A new modern speed record has been set for a train running between Bristol Temple Meads and London Paddington of just 1 hour and 12 minutes. That compares to an average journey time at the moment of around 1 hour 44 minutes.

The record attempt was made last Tuesday when the service left Bristol Temple Meads at 6:49pm and arrived into London Paddington at 8:01pm to establish a post-speed restriction record between the two stations of just 72 minutes.

There have been faster trains in the past, but in 2008 safer driving practices and speed restrictions were introduced, so the Rail Performance Society (RPS) records fastest times in two categories – pre-2008 and post-2008.

Before the safety restrictions came in to effect, the fastest train had managed to do the run in just over 68 minutes, which was done in 1977.

Although last week’s speed test was to show off what could be done, they are planning to speed up the service for everyone from December.

When a new timetable is introduced, the fastest journey times between Bristol Temple Meads and London Paddington will be cut to 1 hour 19 minutes – 17 minutes faster than is possible today. And journey times into London, non-stop from Bristol Parkway, will be cut to just 1 hour 8 minutes.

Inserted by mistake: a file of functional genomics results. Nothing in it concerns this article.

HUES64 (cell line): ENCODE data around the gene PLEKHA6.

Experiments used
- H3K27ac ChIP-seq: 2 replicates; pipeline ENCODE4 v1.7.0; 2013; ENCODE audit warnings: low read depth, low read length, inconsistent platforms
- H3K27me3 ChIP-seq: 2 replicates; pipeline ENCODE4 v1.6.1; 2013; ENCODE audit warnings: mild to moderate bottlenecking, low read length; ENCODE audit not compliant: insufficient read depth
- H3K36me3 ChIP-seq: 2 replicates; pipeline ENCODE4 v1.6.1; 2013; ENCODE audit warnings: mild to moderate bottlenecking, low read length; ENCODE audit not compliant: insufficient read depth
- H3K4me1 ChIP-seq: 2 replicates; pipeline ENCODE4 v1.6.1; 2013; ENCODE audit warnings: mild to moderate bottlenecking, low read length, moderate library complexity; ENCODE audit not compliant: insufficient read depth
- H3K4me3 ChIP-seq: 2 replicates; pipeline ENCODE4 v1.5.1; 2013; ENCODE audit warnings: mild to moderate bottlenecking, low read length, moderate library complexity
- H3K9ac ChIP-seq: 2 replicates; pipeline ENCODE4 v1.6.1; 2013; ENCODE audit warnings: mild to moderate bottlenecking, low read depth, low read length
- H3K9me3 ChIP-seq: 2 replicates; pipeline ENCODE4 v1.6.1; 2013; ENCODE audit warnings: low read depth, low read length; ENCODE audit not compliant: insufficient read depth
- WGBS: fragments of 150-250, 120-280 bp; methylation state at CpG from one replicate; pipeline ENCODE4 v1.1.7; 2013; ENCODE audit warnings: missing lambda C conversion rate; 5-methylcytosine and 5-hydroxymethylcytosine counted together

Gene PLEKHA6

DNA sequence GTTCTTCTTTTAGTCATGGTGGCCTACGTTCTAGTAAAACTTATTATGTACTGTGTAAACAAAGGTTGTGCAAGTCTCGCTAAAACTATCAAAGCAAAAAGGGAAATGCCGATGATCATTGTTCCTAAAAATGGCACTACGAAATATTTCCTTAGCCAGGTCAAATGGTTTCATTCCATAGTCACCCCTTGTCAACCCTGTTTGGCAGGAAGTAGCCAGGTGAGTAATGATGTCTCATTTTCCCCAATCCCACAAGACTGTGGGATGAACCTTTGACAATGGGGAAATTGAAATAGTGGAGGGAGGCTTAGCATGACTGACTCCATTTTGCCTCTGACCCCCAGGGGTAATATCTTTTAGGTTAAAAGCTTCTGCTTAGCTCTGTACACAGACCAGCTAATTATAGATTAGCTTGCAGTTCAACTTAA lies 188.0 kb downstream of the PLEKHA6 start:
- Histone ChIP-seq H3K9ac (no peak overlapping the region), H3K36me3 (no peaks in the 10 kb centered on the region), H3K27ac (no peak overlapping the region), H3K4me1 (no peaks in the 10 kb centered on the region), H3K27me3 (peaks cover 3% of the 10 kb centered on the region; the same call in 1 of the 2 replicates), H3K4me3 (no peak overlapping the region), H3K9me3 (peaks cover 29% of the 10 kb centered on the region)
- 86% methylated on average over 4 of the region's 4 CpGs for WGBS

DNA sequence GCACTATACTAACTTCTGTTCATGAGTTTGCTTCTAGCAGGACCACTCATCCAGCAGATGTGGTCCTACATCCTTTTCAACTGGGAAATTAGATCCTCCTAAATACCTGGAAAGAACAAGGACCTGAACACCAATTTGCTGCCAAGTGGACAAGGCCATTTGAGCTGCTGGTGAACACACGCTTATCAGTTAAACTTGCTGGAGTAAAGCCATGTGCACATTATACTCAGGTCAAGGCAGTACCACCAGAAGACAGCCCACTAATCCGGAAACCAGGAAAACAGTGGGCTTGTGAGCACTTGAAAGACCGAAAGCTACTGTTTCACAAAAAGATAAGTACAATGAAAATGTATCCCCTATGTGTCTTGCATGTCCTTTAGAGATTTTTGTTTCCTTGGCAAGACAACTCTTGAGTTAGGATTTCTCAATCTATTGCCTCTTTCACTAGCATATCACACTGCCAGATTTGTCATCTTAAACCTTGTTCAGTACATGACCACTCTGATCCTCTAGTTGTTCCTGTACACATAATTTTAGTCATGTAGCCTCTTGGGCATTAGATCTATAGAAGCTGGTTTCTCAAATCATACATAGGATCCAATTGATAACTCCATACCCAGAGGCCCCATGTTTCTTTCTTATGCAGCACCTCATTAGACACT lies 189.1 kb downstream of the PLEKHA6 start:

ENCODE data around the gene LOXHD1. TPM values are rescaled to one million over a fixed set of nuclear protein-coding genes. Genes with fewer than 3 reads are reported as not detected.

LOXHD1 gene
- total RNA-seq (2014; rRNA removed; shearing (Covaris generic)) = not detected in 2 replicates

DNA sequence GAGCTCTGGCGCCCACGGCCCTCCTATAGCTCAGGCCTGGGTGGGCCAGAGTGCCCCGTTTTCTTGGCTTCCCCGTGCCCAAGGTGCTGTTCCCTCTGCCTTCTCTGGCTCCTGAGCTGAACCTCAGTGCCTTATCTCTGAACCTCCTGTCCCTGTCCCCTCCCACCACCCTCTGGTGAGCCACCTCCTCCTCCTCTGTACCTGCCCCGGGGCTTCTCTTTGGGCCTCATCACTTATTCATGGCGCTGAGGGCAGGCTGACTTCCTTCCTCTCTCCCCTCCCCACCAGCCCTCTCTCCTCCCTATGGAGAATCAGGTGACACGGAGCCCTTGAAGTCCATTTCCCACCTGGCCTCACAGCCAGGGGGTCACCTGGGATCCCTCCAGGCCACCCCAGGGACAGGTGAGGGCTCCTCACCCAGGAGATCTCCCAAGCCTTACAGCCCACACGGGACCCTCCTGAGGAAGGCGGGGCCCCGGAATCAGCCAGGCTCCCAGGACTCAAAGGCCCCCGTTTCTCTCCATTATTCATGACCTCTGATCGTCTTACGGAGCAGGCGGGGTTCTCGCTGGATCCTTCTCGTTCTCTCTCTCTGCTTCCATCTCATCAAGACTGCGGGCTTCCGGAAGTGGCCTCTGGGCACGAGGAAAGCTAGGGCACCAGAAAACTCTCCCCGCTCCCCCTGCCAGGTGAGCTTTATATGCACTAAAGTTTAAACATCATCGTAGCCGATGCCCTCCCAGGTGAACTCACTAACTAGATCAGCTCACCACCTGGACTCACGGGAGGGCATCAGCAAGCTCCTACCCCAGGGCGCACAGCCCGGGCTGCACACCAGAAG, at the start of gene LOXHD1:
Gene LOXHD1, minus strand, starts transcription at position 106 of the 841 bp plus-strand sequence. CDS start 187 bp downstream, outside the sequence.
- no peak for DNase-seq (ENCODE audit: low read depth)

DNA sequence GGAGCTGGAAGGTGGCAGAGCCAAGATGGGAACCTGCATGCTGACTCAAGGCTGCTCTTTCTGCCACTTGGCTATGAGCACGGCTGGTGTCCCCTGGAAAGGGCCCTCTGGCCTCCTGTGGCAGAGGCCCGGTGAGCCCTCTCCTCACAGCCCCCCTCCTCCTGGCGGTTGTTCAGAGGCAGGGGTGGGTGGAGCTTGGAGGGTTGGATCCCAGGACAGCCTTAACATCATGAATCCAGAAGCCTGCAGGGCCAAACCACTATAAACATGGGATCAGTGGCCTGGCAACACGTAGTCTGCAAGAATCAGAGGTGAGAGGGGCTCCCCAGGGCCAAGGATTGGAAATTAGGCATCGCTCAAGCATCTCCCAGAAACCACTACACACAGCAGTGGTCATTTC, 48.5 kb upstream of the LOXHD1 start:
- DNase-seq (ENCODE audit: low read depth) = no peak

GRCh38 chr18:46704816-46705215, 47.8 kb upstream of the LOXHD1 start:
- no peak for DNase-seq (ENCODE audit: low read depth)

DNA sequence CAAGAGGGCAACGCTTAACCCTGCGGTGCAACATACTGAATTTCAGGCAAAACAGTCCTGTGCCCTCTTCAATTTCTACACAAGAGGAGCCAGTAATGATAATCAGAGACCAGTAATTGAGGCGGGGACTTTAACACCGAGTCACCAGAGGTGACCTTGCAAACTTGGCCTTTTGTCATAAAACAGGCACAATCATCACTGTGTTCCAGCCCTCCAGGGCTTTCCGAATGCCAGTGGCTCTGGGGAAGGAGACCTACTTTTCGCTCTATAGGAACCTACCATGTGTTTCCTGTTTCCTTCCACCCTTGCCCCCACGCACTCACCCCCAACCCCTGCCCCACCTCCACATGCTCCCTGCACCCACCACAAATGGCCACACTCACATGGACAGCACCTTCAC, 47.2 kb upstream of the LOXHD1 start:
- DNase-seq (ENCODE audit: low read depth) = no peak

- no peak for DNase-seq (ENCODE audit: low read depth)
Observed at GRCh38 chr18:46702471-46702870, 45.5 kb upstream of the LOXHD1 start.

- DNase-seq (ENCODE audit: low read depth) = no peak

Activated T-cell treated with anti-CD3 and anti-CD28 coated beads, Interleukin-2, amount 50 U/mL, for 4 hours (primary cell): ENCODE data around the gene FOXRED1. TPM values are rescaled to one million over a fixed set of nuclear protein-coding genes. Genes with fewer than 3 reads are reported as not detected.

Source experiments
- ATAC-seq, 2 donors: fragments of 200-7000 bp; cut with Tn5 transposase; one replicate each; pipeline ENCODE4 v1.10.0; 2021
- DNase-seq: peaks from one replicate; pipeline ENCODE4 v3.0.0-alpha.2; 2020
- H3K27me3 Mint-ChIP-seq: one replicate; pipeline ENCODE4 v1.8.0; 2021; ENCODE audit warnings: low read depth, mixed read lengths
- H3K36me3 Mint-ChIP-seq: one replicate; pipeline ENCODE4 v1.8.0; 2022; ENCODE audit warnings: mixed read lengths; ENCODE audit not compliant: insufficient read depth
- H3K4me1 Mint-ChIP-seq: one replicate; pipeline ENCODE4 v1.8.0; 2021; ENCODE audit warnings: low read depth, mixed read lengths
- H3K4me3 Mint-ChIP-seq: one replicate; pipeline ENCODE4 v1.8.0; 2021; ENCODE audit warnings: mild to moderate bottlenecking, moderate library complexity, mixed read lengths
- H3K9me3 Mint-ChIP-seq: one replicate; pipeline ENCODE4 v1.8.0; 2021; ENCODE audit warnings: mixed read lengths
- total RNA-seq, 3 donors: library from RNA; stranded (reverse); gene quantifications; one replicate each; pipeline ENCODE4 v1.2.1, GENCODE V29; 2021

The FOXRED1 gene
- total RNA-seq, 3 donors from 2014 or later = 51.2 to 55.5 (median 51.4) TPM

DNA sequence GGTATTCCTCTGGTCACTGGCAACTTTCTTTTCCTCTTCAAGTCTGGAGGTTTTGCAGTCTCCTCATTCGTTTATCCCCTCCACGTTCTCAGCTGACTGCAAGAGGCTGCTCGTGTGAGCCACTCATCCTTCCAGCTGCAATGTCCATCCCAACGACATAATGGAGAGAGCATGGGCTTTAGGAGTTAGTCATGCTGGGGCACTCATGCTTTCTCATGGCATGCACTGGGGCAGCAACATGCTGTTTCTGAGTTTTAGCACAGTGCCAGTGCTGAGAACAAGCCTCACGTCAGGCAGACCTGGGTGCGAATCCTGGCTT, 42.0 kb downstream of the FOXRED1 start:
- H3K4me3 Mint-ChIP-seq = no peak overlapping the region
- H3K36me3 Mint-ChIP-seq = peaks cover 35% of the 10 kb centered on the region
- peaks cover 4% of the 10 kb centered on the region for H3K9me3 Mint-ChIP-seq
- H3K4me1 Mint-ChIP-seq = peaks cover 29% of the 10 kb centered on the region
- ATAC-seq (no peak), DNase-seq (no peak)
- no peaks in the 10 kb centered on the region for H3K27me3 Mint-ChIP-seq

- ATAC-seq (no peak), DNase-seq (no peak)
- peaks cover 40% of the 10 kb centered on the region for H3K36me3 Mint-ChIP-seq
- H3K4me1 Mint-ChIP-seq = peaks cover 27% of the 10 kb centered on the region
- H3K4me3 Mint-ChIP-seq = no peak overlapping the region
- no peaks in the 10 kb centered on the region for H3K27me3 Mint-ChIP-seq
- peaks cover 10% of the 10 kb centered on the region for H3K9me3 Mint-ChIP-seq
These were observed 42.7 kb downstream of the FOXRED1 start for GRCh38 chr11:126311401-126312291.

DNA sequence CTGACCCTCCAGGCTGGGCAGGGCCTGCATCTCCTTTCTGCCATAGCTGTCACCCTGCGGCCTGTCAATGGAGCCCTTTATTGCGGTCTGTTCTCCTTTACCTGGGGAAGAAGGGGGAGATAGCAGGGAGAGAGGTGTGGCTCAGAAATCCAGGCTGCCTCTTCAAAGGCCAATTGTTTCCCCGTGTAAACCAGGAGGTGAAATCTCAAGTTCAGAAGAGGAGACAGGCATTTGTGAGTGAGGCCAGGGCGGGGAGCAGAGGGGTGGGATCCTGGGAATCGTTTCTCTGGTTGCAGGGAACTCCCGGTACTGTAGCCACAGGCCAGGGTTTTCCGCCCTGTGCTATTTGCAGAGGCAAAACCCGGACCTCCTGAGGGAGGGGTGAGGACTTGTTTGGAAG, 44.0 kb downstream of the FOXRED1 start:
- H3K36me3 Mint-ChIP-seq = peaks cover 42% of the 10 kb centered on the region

The faster service is due to railway upgrades and the introduction of the new Intercity Express Trains.

Guests and GWR colleagues celebrating the post-speed restriction record at London Paddington.


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  1. JP says:

    Where’s the picture of the driver? Face covered in soot, big wide smile and cloth cap askance, being interviewed by a chap from Pathé News? Or don’t we do that anymore?

  2. Grumpy says:

    > A new modern speed record

    > There have been faster trains in the past

    The chocolate ration has been increased.

  3. jason leahy says:

    It seems that the train only ran up to 125 mph same as the old 1970″ diesel HST Intercity 125 trains and Mallard steam engine.I don’t think the trackside signals have been replaced with new digital in-cab signaling,in the UK it is considered unsafe for trains to run over 125 mph with trackside signals as there is a chance the driver will miss seeing the signal lights from the cab windows at higher speeds which can cause a SPAD (Signal Passed At Danger) that resulted in the 1999 Ladbroke Grove crash that killed 31 people,the old signals are meant to be replaced with new digital in-cab signaling allowing the trains to run at 140 mph.

    • Peter Harvey says:

      main thing that sped up this run is that IET’S have greater acceleration that HST’s so can reach line speed much faster than them

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